meet some of the landowners
Home is where the heart is.
Meet some of the landowners whose lives and homes will be affected by the proposed Site C.
"An estimated total of 106 private land holdings comprising 178 separate parcels of land would be affected by permanent statutory rights-of-way. Of these totals, 52 private land holdings and 79 separate parcels would also be affected by a required fee simple tenure". (BC Hydro EIS )
Click to enlarge photos.
Guy Armitage and Mary Brereton
Meet Guy and Mary: They have been residents of Hudson’s Hope for 18 years and enjoy their 1 acre property on the bank of the Peace River. They have operated a small honeybee operation in the valley for the past 17 seasons, enjoying the benefits of this beautiful valley, and the partnerships they have with various landowners that live here.
Ken and Arlene Boon
Meet Ken and Arlene Boon: They live at Bear Flat on Highway 29 where Cache Creek enters the Peace River. Arlene is third generation on this land and they live in her late grandfathers house. They farm, run the Bear Flat Campground, and operate Chinook Log Homes Ltd. from their home. They too are now grandparents. The proposed reservoir, highway realignment and impact lines will destroy their best farmland and home. They want to help save the valley for future generations.
Ross and Deborah Peck
Meet Ross and Deborah Peck: The Peck family have lived in the Peace River valley since 1924, when grandparents Vic (Pappy) and Kathleen and their 4 boys rode into Hudson’s Hope and made it their home. Construction of the “Bennett” dam in the 1960s led to family displacement, disruption, and a prolonged court battle with BC Hydro to obtain a fair price for impacted land. In the 1970s and 1980s, Ross’ father Don, and mother Alene, actively advocated for the values of the family land east of the Wilder Creek It is a battle that their children and grandchildren have inherited.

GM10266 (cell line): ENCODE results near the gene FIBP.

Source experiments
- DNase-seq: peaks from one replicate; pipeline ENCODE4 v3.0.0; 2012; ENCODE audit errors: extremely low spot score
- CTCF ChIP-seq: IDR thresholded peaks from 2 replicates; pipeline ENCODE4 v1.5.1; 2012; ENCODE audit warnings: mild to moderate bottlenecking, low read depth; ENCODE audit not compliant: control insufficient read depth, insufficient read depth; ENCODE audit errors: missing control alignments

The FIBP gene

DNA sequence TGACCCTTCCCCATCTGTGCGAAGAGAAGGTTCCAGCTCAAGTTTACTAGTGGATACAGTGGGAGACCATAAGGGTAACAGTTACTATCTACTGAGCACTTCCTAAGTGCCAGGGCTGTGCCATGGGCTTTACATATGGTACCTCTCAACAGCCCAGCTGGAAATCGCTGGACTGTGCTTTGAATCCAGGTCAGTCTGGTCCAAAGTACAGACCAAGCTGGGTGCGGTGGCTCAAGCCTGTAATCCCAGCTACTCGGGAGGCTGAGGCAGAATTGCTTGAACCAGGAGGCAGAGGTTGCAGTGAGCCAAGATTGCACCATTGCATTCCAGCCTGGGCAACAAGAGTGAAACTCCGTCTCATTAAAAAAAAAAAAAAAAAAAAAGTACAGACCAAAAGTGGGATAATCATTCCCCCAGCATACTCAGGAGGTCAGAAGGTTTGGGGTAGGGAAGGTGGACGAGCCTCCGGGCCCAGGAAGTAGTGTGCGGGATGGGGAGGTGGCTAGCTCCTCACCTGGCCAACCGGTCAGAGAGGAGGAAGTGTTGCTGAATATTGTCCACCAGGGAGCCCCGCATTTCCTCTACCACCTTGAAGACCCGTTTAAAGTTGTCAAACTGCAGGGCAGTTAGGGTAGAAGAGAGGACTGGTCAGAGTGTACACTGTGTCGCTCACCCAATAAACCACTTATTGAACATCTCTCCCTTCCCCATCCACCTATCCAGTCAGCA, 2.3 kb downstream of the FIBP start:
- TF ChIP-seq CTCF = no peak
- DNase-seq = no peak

Fifteen years ago, Ross and Deborah moved to their Farrell Creek propertyto 'watch the river run by'. They enjoy living joff the bounty of the land, harvesting homegrown fruit and vegetables and the fish and game the valley provides. They are trying to learn how to retire, while raising "mountain horses" and hay for sale. The family grain land is leased out and produces quality canola and wheat crops. They have been heard to say that they "....sleep in their house, but live on their land." The Site C project would not only destroy so much of what brings quality to their lives but would result in irreplaceable losses for future generations.
Meet the Ardill's: Dick, Irene, Renee, Don, Karen McKean and Michelle van Stam. They ranch along Highway 29 between the Halfway River and Farrell Creek. The ranch was founded in 1920 and has been family owned and operated ever since. They run a cow/calf operation and know how important the Peace River valley land is to agriculture and wildlife. The proposed reservoir, highway realighnment and impact lines will greatly impact their operation. They want to help save the valley and hope you will support the Peace Valley Landowner Association.